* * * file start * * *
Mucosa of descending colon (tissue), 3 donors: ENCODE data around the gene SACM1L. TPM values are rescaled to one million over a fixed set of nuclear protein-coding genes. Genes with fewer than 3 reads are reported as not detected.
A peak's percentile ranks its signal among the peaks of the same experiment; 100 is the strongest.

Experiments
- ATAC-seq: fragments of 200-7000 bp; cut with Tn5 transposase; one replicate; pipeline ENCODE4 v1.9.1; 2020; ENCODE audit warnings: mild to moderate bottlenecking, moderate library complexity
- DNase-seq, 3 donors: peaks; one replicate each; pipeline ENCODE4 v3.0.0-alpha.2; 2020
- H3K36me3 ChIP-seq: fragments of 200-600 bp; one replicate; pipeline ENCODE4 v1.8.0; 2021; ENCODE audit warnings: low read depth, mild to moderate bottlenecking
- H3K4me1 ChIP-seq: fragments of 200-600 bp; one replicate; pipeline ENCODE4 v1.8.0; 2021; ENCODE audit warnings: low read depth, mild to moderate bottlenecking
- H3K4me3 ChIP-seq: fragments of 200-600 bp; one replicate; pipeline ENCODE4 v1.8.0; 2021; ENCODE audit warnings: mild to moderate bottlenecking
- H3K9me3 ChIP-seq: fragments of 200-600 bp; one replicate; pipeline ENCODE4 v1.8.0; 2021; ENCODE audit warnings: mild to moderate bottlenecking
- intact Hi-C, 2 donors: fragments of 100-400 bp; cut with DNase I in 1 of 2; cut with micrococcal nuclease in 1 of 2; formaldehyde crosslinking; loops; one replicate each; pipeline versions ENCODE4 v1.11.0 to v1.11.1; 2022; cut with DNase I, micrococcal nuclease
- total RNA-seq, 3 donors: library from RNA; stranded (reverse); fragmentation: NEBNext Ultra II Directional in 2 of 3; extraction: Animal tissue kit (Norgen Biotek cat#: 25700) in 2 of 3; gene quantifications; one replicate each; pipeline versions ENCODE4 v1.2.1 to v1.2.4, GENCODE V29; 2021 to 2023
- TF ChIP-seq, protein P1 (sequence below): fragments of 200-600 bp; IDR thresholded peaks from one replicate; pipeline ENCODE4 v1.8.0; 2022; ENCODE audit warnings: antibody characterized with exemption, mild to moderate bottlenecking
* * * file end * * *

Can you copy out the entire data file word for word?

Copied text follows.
Mucosa of descending colon (tissue), 3 donors: ENCODE data around the gene SACM1L. TPM values are rescaled to one million over a fixed set of nuclear protein-coding genes. Genes with fewer than 3 reads are reported as not detected.
A peak's percentile ranks its signal among the peaks of the same experiment; 100 is the strongest.

Experiments
- ATAC-seq: fragments of 200-7000 bp; cut with Tn5 transposase; one replicate; pipeline ENCODE4 v1.9.1; 2020; ENCODE audit warnings: mild to moderate bottlenecking, moderate library complexity
- DNase-seq, 3 donors: peaks; one replicate each; pipeline ENCODE4 v3.0.0-alpha.2; 2020
- H3K36me3 ChIP-seq: fragments of 200-600 bp; one replicate; pipeline ENCODE4 v1.8.0; 2021; ENCODE audit warnings: low read depth, mild to moderate bottlenecking
- H3K4me1 ChIP-seq: fragments of 200-600 bp; one replicate; pipeline ENCODE4 v1.8.0; 2021; ENCODE audit warnings: low read depth, mild to moderate bottlenecking
- H3K4me3 ChIP-seq: fragments of 200-600 bp; one replicate; pipeline ENCODE4 v1.8.0; 2021; ENCODE audit warnings: mild to moderate bottlenecking
- H3K9me3 ChIP-seq: fragments of 200-600 bp; one replicate; pipeline ENCODE4 v1.8.0; 2021; ENCODE audit warnings: mild to moderate bottlenecking
- intact Hi-C, 2 donors: fragments of 100-400 bp; cut with DNase I in 1 of 2; cut with micrococcal nuclease in 1 of 2; formaldehyde crosslinking; loops; one replicate each; pipeline versions ENCODE4 v1.11.0 to v1.11.1; 2022; cut with DNase I, micrococcal nuclease
- total RNA-seq, 3 donors: library from RNA; stranded (reverse); fragmentation: NEBNext Ultra II Directional in 2 of 3; extraction: Animal tissue kit (Norgen Biotek cat#: 25700) in 2 of 3; gene quantifications; one replicate each; pipeline versions ENCODE4 v1.2.1 to v1.2.4, GENCODE V29; 2021 to 2023
- TF ChIP-seq, protein P1 (sequence below): fragments of 200-600 bp; IDR thresholded peaks from one replicate; pipeline ENCODE4 v1.8.0; 2022; ENCODE audit warnings: antibody characterized with exemption, mild to moderate bottlenecking